Let’s get the England and Wales Probate Calendar Indexes to Wills online!

I’ve received the following email. You can have your vote towards getting the Index to Probates for England and Wales since 1858 online, as long as you do it in the next day or so (allowing for the time difference).

Subject: Re: ENGLAND & WALES Probate Calendar

John Briden HMCS (Her Majesty’s Courts Service) is hoping to get the  Probate Calendar Indexes to Wills and Grants, issued since 1858 in England and Wales online.

The index includes the full name and address of the deceased and date of death. See http://www.hmcourts-service.gov.uk/cms/1226.htm

He has put together a short questionnaire and would like to receive as many responses as possible by Friday 27th March.  I realise that this is very short notice but if you are able to help by responding to John it would be appreciated. 

Copy and paste the questions below into an email, add your answers and send your responses to john.briden@justice.gsi.gov.uk

  • Q1. If the probate calendar was available on the internet, would you use it?
  •  
  • Q2. If you would use it – how often would you use it?
  •  
  • Q3. What probate information would you be interested in seeing online, and why that particular information?
  •  
  • Q4. Would you like to order copies online, and be prepared to pay for them online?
  •  
  • Q5. Would you prefer to access the calendar online, but order and pay for copies by post, or by telephone?
  •  
  • Q6. Would you be prepared to pay a premium to the fee, in addition to the normal cost for a more immediate service?


Original message from:

Mauren Bullows

Archives Liaison Officer

Email: archives.liaison@ffhs.org.uk 

www.ffhs.org.uk

 This email has been sent by: 

The Federation of Family History Societies a Company Limited by Guarantee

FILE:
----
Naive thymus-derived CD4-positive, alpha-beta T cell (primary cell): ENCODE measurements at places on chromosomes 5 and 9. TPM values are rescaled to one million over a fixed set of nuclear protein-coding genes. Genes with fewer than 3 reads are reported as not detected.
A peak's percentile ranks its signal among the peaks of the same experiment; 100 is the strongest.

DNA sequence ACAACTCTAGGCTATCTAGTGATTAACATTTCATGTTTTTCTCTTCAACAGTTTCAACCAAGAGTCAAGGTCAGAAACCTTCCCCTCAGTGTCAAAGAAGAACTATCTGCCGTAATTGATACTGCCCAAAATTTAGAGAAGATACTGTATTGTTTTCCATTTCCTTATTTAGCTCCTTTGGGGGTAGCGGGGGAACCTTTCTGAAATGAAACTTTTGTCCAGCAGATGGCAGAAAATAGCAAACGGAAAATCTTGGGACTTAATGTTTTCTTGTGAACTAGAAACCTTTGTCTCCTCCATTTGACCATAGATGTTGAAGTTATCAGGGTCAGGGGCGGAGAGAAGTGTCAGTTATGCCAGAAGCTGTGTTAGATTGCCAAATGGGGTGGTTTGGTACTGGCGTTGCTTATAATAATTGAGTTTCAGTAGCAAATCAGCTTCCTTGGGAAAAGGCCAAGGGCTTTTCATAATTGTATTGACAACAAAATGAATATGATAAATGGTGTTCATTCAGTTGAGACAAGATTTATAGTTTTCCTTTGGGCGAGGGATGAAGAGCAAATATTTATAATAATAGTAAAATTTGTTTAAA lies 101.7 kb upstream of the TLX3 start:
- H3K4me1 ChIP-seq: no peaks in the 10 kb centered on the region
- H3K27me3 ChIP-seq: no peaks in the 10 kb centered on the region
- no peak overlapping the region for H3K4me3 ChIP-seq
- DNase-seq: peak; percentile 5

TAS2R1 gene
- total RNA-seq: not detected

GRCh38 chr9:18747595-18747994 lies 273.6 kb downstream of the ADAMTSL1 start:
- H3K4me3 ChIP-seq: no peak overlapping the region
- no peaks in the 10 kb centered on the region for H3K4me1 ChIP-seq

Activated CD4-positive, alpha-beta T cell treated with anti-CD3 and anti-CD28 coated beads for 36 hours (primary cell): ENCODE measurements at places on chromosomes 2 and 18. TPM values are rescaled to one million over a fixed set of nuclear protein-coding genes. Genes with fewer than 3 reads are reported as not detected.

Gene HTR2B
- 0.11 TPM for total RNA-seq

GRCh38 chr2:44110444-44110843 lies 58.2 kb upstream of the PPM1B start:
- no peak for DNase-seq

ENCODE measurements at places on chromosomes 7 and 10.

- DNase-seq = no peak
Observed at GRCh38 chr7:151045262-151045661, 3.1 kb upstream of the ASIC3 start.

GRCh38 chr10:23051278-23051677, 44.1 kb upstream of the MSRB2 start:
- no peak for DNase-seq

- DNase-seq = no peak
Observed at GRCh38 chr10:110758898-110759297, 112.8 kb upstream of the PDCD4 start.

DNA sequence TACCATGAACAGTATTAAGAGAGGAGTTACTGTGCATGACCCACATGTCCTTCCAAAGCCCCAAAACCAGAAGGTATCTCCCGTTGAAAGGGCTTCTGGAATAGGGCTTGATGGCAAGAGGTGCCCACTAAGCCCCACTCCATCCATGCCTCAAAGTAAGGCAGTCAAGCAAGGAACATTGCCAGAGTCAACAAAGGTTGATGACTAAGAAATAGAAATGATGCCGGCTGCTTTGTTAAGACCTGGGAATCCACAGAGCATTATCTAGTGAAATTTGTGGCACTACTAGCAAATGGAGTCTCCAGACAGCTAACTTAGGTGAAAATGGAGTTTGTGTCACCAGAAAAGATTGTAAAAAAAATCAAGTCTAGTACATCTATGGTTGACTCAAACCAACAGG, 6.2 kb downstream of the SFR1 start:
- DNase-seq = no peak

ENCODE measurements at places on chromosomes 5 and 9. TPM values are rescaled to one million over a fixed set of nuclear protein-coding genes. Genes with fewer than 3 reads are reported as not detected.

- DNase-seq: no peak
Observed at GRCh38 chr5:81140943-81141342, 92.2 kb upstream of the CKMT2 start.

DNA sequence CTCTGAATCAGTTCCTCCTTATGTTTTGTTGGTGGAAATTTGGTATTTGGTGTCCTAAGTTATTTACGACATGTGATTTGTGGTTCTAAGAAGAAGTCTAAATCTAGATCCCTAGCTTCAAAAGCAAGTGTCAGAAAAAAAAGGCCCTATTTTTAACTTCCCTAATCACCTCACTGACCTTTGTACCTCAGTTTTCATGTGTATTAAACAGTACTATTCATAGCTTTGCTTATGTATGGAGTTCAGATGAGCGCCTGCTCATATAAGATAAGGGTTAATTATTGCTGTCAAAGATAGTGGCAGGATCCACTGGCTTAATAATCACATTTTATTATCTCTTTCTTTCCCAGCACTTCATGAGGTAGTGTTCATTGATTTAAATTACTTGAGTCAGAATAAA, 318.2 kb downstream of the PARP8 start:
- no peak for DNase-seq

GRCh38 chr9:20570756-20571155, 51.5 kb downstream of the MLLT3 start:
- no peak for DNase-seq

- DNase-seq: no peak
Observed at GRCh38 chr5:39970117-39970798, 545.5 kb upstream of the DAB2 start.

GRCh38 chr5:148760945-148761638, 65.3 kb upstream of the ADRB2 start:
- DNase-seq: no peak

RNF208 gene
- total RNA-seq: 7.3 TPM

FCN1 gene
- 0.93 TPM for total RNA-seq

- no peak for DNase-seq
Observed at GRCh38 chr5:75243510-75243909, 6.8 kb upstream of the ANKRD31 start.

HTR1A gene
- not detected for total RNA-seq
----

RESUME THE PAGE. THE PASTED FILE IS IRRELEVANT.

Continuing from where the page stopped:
Company Number 2930189 (England & Wales) – Registered Charity Number 1038721

Registered Office: Artillery House, 15 Byrom Street, Manchester, England M3 4PF

Just cut-and-paste the questions into an email, add your answers, and send to john.briden@justice.gsi.gov.uk. Let’s add our Australian voices to this issue!

My thanks to Michelle Nichols for drawing this to my attention.


Digital Microfilm at the National Archives

From the webpage of the new Digital Microfilm pilot project of the National Archives in the UK:

Introduction

Digital Microfilm is a project piloting a new way to deliver records online. The National Archives has a large collection of microfilmed records, and by making these available online we hope to increase their accessibility. This will ultimately allow the microfilm readers used at The National Archives, Kew to be retired.

We have digitised four records series Link to glossary - opens in a new window of military and naval records. If the project is successful, we intend to add a wide variety of record series covering many different areas of interest. Many of the records are indexes and we hope that these will be helpful in locating other relevant records.

The new way of delivery is by using very large pdfsLink to glossary - opens in a new window, each of which contains a whole pieceLink to glossary - opens in a new window, which could be up to 800 pages long. This means that Digital Microfilm is only available to online users with a broadband connection, and to users in the Reading Rooms at The National Archives.